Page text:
nep-dev New Economics Papers
on Development
Issue of 2016‒02‒04
eleven papers chosen by
Jacob A. Jordaan
Universiteit Utrecht

  1. Keep it real: Measuring real inequality using survey data from developing countries By Ulrik Beck
  2. Poverty and informality in Ecuador By Carla Canelas
  3. Mobile money and household food security in Uganda By Murendo, Conrad; Wollni, Meike
  4. Price seasonality in Africa : measurement and extent By Gilbert,Christopher L.; Christiaensen,Luc; Kaminski,Jonathan
  5. Colonial legacy, state-building and the salience of ethnicity in Sub-Saharan Africa By Merima Ali; Odd-Helge Fjeldstad; Boqian Jiang; Abdulaziz B. Shifaz
  6. What Type of Microfinance Institutions Supply Savings Products? By Anastasia Cozarenco; Marek Hudon; Ariane Szafarz
  7. Labor-intensive jobs for women and development: Intrahousehold welfare effects and its transmission channels By Tigabu D. Getahun; Espen Villanger
  8. School, market work, and household: A day of Guatemalan children By Carla Canelas
  9. Effectiveness of targeting mechanisms utilized in social protection programs in Bolivia By Apella,Ignacio Raul; Blanco, Gastón
  10. Effects of Climate Variability and Change on Agricultural Production: The Case of Small-Scale Farmers in Kenya By Ochieng, Justus; Kirimi, Lilian; Mathenge, Mary
  11. Demand for household sanitation: The case of India By Anurag Banerjee; Milanjan Banik; Ashvika Dalmia

  1. By: Ulrik Beck
    Abstract: This paper investigates how two effects drive wedges between nominal and real inequality estimates. The effects are caused by (i) differences in the composition of consumption over the income distribution coupled with differential inflation of consumption items; and (ii) quantity discounting effects for the non-poor. Household-specific deflators are estimated using 15 surveys collected in six countries in the period 1999.2011. In some countries (Mozambique, Tanzania, Malawi, and Pakistan), nominal inequality is lower than real inequality. In other countries (Ethiopia and Madagascar), no differences are found. Finally, I argue that poverty estimation based on national account consumption means and estimates of inequality from consumption surveys should employ real, rather than nominal, inequality estimates. This increases the level and reduces the decline of poverty over time, but the magnitude of the adjustment is country- and year-specific.
    Keywords: real inequality, consumption structure, quantity discounting, food and non-food inflation, poverty measurement
    Date: 2015
  2. By: Carla Canelas
    Abstract: This paper uses national representative data from the Ecuadorian Family Expenditure survey to study the determinants of poverty and informality in the country, taking into account the simultaneous two-way relationship between these two phenomena. The results support the view of a heterogeneous informal market, where informal work is both a demand-led phenomenon as well as a voluntary and primarily supply-led form of employment. As such, informal salaried work and self-employment are both a last resort option for low-skilled workers and a voluntary choice for the more educated and entrepreneurial ones.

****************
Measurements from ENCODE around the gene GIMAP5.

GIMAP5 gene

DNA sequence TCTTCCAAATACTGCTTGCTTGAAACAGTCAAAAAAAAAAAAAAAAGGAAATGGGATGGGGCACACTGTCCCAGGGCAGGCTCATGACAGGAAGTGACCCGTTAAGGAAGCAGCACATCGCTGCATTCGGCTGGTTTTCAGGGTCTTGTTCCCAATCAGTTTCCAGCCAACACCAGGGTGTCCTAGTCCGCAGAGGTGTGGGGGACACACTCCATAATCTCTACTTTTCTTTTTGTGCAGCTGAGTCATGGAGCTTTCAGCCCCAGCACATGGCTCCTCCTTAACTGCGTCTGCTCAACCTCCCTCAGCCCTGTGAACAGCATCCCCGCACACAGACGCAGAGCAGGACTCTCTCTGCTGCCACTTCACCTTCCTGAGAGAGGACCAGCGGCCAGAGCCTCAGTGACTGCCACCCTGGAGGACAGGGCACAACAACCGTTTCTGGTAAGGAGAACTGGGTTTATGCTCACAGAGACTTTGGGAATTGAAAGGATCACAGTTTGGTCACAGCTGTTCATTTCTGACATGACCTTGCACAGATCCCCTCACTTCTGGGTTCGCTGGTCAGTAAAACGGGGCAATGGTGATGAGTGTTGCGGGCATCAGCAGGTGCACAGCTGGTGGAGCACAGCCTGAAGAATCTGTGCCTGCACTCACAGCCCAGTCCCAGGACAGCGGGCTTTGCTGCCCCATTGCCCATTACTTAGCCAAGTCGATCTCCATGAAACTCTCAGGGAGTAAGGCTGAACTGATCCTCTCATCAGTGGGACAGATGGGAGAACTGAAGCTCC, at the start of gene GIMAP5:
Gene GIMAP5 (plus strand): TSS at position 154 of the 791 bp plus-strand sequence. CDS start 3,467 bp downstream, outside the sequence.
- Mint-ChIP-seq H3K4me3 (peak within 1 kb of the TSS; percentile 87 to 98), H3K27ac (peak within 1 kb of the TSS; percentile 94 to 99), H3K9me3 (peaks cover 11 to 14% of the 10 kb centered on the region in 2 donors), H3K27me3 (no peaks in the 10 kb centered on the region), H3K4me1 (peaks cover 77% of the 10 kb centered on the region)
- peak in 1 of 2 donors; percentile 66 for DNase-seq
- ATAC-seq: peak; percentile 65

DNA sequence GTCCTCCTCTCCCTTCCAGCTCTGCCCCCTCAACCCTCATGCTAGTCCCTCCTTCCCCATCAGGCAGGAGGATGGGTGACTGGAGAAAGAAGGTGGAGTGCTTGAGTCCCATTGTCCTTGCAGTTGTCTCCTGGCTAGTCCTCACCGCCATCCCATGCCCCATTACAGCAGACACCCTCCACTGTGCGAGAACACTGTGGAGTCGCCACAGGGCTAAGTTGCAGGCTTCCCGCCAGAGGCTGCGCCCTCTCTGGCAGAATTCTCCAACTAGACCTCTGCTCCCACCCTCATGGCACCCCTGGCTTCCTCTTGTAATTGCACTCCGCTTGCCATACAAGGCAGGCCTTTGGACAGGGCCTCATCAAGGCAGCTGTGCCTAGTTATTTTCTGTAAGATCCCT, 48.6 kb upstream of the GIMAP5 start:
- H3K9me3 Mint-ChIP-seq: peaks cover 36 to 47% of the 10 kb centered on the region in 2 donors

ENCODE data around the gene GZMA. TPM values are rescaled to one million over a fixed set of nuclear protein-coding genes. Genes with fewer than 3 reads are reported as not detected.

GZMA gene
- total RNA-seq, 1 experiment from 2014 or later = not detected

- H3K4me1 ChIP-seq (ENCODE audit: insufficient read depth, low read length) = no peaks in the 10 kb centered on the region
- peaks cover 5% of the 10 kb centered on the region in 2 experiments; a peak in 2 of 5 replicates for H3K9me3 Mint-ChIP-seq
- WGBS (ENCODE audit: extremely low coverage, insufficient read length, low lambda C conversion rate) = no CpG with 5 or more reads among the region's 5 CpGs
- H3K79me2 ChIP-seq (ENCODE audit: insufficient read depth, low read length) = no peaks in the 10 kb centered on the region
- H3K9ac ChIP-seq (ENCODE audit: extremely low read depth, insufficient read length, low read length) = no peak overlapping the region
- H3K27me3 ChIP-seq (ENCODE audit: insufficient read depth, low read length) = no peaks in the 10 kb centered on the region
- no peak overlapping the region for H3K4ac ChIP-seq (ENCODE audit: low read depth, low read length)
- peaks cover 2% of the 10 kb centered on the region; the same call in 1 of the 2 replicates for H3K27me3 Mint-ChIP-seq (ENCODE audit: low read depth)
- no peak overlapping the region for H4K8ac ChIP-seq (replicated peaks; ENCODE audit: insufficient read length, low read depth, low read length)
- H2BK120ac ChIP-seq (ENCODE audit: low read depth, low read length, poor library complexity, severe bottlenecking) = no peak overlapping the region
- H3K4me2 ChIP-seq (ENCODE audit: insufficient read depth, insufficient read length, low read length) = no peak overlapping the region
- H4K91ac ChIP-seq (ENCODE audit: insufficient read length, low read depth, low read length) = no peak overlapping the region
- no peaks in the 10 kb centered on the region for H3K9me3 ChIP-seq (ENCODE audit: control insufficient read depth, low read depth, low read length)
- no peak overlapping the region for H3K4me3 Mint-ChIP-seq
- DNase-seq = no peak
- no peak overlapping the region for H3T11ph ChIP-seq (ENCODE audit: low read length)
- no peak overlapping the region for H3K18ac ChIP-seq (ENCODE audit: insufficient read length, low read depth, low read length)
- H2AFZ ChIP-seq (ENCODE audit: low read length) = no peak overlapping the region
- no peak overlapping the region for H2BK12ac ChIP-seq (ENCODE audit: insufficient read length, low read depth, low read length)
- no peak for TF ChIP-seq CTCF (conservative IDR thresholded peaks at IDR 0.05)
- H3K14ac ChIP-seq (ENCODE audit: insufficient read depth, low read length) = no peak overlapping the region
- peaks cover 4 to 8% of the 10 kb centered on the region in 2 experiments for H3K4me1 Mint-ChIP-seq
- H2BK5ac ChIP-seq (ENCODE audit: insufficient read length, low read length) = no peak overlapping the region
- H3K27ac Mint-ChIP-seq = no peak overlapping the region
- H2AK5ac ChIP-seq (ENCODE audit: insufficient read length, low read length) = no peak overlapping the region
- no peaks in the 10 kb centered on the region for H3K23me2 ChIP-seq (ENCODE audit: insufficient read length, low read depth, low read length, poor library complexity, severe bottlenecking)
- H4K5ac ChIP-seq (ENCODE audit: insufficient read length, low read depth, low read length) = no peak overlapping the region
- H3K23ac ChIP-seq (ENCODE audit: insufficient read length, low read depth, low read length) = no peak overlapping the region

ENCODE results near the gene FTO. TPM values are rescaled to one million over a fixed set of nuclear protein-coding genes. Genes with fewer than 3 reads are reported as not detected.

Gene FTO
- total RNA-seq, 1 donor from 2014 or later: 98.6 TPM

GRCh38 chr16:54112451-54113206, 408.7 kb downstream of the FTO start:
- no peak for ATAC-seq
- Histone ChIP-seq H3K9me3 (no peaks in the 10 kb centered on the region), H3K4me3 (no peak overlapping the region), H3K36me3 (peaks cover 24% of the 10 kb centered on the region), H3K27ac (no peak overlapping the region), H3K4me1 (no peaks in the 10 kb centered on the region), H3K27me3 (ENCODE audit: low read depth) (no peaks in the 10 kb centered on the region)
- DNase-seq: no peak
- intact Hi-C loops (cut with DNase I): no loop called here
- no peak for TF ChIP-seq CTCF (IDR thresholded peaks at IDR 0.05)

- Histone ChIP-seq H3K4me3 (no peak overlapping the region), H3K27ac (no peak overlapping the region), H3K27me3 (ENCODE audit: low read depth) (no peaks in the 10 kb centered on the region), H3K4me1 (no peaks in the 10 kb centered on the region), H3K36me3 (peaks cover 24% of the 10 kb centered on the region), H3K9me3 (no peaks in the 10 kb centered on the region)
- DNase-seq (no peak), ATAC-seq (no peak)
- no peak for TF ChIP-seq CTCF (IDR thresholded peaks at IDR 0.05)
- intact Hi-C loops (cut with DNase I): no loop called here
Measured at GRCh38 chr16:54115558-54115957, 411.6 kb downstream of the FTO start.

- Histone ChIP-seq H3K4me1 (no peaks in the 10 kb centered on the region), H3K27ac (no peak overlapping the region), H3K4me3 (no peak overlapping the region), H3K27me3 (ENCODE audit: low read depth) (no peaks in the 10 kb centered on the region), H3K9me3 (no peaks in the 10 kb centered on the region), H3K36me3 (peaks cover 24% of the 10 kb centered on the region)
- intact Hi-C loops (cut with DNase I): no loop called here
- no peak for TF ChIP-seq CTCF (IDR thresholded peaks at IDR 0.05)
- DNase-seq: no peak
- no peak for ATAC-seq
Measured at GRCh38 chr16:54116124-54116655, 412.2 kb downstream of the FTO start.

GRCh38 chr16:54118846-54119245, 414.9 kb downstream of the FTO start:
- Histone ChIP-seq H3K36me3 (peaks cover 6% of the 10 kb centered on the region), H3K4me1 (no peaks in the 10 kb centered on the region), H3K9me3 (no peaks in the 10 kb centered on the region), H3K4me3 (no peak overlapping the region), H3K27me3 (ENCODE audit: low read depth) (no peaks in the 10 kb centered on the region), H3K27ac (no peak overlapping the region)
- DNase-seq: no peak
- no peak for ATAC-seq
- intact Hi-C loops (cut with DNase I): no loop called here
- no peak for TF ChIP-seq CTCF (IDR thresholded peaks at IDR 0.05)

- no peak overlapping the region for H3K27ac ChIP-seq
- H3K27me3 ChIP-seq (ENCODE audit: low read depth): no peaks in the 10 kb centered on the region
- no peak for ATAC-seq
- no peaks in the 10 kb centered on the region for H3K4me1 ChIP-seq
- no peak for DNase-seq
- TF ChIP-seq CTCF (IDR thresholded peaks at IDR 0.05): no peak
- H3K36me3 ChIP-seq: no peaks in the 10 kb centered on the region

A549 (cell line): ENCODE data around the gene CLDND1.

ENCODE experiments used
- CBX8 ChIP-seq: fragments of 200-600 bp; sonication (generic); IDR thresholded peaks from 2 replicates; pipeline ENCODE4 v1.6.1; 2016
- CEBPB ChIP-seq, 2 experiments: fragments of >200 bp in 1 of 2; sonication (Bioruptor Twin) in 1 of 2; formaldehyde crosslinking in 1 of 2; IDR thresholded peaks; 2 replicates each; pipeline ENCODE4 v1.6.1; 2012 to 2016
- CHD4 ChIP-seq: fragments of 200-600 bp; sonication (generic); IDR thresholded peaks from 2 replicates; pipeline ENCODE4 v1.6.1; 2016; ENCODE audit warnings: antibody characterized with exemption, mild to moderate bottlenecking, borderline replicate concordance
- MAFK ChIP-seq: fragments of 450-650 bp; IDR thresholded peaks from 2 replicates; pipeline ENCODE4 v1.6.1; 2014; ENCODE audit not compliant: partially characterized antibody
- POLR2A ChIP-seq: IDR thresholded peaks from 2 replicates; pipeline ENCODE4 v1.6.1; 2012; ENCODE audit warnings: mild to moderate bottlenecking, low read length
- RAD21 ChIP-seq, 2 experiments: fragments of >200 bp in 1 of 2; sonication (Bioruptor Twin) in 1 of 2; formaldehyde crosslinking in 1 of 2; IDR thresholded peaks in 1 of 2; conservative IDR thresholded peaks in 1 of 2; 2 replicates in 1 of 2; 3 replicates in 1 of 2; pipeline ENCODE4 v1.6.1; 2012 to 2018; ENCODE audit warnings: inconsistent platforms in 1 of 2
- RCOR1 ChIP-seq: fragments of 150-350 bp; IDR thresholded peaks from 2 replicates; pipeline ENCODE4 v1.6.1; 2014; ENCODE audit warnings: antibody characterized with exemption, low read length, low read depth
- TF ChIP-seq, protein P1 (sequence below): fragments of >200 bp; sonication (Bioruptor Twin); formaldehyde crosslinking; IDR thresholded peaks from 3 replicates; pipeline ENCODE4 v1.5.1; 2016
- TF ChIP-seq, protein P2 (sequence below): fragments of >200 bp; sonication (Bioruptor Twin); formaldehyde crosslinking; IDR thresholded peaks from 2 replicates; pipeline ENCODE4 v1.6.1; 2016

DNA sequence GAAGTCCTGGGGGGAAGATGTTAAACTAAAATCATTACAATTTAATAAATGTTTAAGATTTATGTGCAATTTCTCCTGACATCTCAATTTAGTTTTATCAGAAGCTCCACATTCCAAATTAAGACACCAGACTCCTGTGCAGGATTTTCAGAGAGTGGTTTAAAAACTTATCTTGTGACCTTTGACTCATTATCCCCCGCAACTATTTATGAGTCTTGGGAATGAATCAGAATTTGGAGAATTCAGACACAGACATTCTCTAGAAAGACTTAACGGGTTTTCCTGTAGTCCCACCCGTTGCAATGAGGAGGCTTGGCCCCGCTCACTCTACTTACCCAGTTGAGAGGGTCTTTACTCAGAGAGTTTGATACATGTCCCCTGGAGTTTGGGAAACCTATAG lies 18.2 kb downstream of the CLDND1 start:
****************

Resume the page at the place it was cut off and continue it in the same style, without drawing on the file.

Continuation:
Keywords: : informality, poverty, developing economy
    Date: 2015
  3. By: Murendo, Conrad; Wollni, Meike
    Abstract: Despite the fact that the use of mobile money technology has been spreading rapidly in developing countries, empirical studies on the broader welfare effects of the technology on rural households are still limited. Using household survey data, we analyse the effect of mobile money on household food security in Uganda. Unlike previous studies that rely on a single measure of food security, we measure food security using two indicators – a food insecurity index and food expenditures. To account for selection bias in mobile money use, we estimate treatment effects and instrumental variables regressions. Our results indicate that the use of mobile money per se as well as the volumes transferred are associated with a reduction in food insecurity. Furthermore, the use, frequency of use, and volumes of mobile money transferred are associated with increases in food expenditures. Policy interventions and strategies aiming to improve household food security should consider the promotion of mobile money among rural households in Uganda and other developing countries as a promising instrument.
    Keywords: mobile money, food security, households, Uganda, Consumer/Household Economics, Financial Economics, Food Consumption/Nutrition/Food Safety, Food Security and Poverty, International Development, G29, I31, O16, O33,
    Date: 2016–01
  4. By: Gilbert,Christopher L.; Christiaensen,Luc; Kaminski,Jonathan
    Abstract: Everyone knows about seasonality. But what exactly do we know? This study systematically measures seasonal price gaps at 193 markets for 13 food commodities in seven African countries. It shows that the commonly used dummy variable or moving average deviation methods to estimate the seasonal gap can yield substantial upward bias. This can be partially circumvented using trigonometric and sawtooth models, which are more parsimonious. Among staple crops, seasonality is highest for maize (33 percent on average) and lowest for rice (16½ percent). This is two and a half to three times larger than in the international reference markets. Seasonality varies substantially across market places, but maize is the only crop in which there are important systematic country effects. Malawi, where maize is the main staple, emerges as exhibiting the most acute seasonal differences. Reaching the Sustainable Development Goal of Zero Hunger requires renewed policy attention to seasonality in food prices and consumption.
    Keywords: E-Business,Food&Beverage Industry,Access to Markets,Emerging Markets,Markets and Market Access
    Date: 2016–01–22
  5. By: Merima Ali; Odd-Helge Fjeldstad; Boqian Jiang; Abdulaziz B. Shifaz
    Abstract: Ethnicity has received increased attention in studies of Africa's economic and institutional development. We present evidence on the long-term effects of Britain's "divide-and-rule" colonial strategy that deliberately fostered ethnic rivalries to weaken and control locals. Using micro data from Sub-Saharan Africa, we found that citizens of Anglophone (as compared to Francophone) countries are more likely to: (1) attach greater importance to ethnic identity (vis-a-vis national identity); (2) have weaker norms against tax evasion; and  (3) face extortion by non state actors. We address endogeneity concerns using IV regression and regression-discontinuity. These results suggest that Britain's divide-and-rule strategy may have undermined state-building.
    Keywords: Colonial legacy, development, ethnicity, state capacity, Sub-Saharan Africa, tax, tax evasion
    Date: 2015
  6. By: Anastasia Cozarenco; Marek Hudon; Ariane Szafarz